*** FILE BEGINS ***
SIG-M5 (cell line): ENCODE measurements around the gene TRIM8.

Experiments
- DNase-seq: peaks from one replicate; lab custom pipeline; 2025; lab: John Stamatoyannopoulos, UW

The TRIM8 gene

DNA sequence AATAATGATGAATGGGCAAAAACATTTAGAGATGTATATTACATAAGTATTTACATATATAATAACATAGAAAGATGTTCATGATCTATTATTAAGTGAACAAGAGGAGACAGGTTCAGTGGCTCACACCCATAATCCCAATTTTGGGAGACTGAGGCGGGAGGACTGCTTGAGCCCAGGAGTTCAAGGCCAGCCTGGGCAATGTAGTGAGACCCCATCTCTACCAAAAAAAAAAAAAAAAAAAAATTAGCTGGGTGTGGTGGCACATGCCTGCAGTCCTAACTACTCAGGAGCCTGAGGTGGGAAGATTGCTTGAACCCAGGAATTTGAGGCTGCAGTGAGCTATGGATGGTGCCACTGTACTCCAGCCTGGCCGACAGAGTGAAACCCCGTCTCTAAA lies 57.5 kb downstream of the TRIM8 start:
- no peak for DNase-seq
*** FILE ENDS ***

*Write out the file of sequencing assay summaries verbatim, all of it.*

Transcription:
SIG-M5 (cell line): ENCODE measurements around the gene TRIM8.

Experiments
- DNase-seq: peaks from one replicate; lab custom pipeline; 2025; lab: John Stamatoyannopoulos, UW

The TRIM8 gene

DNA sequence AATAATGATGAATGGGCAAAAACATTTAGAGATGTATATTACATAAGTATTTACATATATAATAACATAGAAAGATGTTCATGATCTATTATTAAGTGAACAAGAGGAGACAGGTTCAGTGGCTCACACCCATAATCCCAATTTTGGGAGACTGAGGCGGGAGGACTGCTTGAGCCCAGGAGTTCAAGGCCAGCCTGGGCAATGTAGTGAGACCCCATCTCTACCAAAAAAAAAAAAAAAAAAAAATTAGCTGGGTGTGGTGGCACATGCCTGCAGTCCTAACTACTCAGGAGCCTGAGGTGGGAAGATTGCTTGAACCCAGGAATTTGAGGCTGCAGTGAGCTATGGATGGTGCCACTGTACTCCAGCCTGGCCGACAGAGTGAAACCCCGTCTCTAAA lies 57.5 kb downstream of the TRIM8 start:
- no peak for DNase-seq